A little more than a year ago NVIDIA introduced the GF110 GPU, the power-optimized version of their Fermi patriarch, GF100. The first product was their flagship GTX 580, followed by the eventual GTX 570. Traditionally NVIDIA would follow this up with a 3rd product. The GTX 200 series had 285/275/260, and the GTX 400 series had GTX 480/470/465. However in the past year we have never seen the 3rd tier GF110 card… until now.

Today NVIDIA will be launching the GeForce GTX 560 Ti With 448 Cores (and yes, that’s the complete name), a limited edition product that will serve as the 3rd tier product, at least for a time. And while NVIDIA won't win any fans with the name, the performance is another matter entirely. If you've ever wanted a GTX 570 but didn't want to pay the $300+ price tag, as we'll see NVIDIA has made a very convincing argument that this is the card for you.

  GTX 580 GTX 570 GTX 560 Ti w/448 Cores GTX 560 Ti
Stream Processors 512 480 448 384
Texture Address / Filtering 64/64 60/60 56/56 64/64
ROPs 48 40 40 32
Core Clock 772MHz 732MHz 732MHz 822MHz
Shader Clock 1544MHz 1464MHz 1464MHz 1644MHz
Memory Clock 1002MHz (4008MHz data rate) GDDR5 950MHz (3800MHz data rate) GDDR5 900Mhz (3600MHz data rate) GDDR5 1002Mhz (4008MHz data rate) GDDR5
Memory Bus Width 384-bit 320-bit 320-bit 256-bit
Frame Buffer 1.5GB 1.25GB 1.25GB 1GB
FP64 1/8 FP32 1/8 FP32 1/8 FP32 1/12 FP32
Transistor Count 3B 3B 3B 1.95B
Manufacturing Process TSMC 40nm TSMC 40nm TSMC 40nm TSMC 40nm
Price Point $489 $329 $289 $229

The GTX 560 Ti With 448 Cores is based on the same GF110 GPU as the GTX 580 and GTX 570. Where GTX 580 is a fully enabled GF110 product and GTX 570 is a partially binned part, the GTX 560 Ti With 448 Cores – which we’ll refer to as the GTX 560-448 for simplicity’s sake – is a further binned GF110 intended to take the position of the traditional 3rd tier product, putting it below the GTX 570.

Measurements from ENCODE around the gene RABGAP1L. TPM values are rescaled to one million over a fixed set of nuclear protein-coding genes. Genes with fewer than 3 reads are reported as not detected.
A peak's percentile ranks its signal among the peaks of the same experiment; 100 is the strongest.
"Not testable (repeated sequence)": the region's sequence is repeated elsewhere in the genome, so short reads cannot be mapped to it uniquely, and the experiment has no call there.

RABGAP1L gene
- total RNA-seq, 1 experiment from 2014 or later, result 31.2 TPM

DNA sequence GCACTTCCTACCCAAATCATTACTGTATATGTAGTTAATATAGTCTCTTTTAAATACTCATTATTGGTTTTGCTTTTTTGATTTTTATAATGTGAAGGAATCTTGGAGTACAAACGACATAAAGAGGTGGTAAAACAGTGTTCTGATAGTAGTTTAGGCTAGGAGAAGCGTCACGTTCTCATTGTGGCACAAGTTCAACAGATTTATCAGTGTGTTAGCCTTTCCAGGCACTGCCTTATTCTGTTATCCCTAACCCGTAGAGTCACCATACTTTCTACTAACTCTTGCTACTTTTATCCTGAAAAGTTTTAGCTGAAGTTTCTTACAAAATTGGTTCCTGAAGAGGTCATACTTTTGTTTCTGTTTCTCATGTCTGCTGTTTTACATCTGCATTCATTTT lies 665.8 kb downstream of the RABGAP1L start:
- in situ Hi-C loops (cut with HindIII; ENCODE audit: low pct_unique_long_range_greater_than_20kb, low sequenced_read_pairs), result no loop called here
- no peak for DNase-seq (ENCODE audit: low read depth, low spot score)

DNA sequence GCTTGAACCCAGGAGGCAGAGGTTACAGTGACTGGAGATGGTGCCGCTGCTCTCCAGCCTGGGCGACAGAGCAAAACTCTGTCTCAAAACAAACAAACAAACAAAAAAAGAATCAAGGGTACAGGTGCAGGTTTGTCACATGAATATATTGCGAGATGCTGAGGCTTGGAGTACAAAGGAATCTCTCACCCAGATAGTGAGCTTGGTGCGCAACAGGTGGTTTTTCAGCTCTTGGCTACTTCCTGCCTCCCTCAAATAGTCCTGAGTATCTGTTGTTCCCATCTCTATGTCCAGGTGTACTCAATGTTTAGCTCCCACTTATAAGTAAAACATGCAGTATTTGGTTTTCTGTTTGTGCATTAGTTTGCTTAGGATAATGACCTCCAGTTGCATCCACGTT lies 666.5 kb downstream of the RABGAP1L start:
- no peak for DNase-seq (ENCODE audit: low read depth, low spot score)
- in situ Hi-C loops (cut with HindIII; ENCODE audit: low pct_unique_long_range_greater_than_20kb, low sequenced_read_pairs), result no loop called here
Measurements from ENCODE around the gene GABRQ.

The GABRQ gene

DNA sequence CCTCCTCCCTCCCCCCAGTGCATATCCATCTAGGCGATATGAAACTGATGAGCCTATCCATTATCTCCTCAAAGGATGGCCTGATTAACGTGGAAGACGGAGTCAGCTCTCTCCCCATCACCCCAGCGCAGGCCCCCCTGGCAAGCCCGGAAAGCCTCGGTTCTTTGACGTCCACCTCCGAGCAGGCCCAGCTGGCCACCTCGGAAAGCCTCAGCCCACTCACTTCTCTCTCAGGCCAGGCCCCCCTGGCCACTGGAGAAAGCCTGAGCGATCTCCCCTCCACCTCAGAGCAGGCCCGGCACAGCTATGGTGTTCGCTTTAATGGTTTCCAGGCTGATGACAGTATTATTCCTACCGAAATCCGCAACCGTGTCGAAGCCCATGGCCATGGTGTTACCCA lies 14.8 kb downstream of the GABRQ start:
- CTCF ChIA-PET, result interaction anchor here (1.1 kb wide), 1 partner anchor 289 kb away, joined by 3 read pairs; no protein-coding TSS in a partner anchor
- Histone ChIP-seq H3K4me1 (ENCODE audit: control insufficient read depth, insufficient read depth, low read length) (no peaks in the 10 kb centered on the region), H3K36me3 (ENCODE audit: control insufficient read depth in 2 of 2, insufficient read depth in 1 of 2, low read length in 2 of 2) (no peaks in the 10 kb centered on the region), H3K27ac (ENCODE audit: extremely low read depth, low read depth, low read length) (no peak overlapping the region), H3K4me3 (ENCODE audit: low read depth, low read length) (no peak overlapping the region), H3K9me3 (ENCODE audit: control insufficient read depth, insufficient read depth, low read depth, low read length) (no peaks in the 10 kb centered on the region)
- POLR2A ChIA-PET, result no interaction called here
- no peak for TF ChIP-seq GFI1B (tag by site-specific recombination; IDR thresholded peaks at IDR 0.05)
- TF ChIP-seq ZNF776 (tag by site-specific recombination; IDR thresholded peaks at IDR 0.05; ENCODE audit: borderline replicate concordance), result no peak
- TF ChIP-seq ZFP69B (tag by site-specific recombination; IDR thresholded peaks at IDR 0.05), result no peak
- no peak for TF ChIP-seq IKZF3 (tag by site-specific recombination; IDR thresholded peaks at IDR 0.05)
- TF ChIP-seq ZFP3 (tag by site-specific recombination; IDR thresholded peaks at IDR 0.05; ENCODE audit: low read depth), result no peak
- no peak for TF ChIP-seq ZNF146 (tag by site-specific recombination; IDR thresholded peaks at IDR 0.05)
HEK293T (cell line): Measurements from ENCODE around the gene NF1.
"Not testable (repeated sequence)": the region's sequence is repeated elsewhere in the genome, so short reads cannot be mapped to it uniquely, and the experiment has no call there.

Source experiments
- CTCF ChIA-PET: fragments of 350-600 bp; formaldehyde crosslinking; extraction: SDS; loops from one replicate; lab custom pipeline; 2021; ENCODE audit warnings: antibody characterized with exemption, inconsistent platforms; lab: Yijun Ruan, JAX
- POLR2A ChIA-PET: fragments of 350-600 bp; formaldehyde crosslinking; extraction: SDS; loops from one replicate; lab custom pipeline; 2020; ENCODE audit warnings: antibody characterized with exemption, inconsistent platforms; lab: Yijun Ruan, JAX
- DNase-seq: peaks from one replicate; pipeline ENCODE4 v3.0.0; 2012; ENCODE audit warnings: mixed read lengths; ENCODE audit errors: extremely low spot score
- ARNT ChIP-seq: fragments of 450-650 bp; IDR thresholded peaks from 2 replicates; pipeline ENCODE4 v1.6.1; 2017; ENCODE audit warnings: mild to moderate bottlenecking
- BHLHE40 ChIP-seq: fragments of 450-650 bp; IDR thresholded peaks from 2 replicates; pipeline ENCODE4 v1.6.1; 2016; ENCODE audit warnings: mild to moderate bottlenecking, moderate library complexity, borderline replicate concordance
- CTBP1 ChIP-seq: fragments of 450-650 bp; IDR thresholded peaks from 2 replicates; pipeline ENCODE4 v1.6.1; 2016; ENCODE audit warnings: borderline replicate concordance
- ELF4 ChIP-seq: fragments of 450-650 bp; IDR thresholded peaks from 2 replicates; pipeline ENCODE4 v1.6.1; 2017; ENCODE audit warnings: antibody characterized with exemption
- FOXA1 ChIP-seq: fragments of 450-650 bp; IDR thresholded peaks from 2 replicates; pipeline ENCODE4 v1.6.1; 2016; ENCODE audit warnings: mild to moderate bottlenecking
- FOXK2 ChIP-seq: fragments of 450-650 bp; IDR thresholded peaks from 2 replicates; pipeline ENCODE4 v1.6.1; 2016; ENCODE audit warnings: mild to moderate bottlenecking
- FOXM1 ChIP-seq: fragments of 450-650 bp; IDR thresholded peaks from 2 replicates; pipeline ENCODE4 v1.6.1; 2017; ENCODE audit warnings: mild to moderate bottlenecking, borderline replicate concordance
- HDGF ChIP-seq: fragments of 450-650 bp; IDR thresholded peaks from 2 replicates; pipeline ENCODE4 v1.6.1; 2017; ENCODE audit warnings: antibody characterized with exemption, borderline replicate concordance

Looking at the organization of the GF110 being used in the GTX 560-448, the difference between the GTX 570 and GTX 560-448 is that NVIDIA has disabled a further SM unit, cutting the compute/shading, texturing, and geometry performance by 7%. ROP performance remains untouched, as does the number of memory controllers. The core clock is the same as the GTX 570 at 732MHz, while the memory clock has been reduced slightly from 950MHz (3800MHz data rate) to 900MHz (3600MHz). All together compared to the GTX 570, the GTX 560-448 has 93% of the compute/shader performance, 100% of the ROP performance, and 95% of the memory bandwidth. In practice this is closer to the performance of the GTX 570 than the larger product spacing we’re used to seeing.

Power and cooling are also very similar to the GTX 570. NVIDIA has put the TDP at 210W, versus 219W for the GTX 570. As always NVIDIA does not supply an idle TDP, but it should be practically identical to the GTX 570. The end result is that the GTX 560-448 should have slightly lower performance than the GTX 570 with similar power consumption.

Now if we’re making all of these comparisons to the GTX 570, why is the GTX 560-448 a GTX 560? That’s a good question, and not one that we’ll get a completely satisfactory answer to. NVIDIA is well aware of what they’ve done, and they’ve already prepared a response:

Question: Why is the “GTX 560 Ti” designation used for this product instead of “565” or “570 LE”
The designation is meant to reflect the fact that this is not an addition to our 500 series line-up, but rather a limited edition product.

This is a completely truthful answer – and we’ll get to the limited edition aspect in a moment – but it’s not a real answer to the question. Ultimately NVIDIA has to balance OEM, consumer, and regional concerns since not every market will be getting this product, but more practically the GTX 560 Ti is a well received and well selling card whose success NVIDIA wants to extend. The result is that NVIDIA can (and will) call it whatever they want, and this time they’re calling it a GTX 560 Ti. Thus, this is why we have a GF110 product launching as a GTX 560 Ti even though it has more in common with a GTX 470 than anything else. It’s that kind of a launch.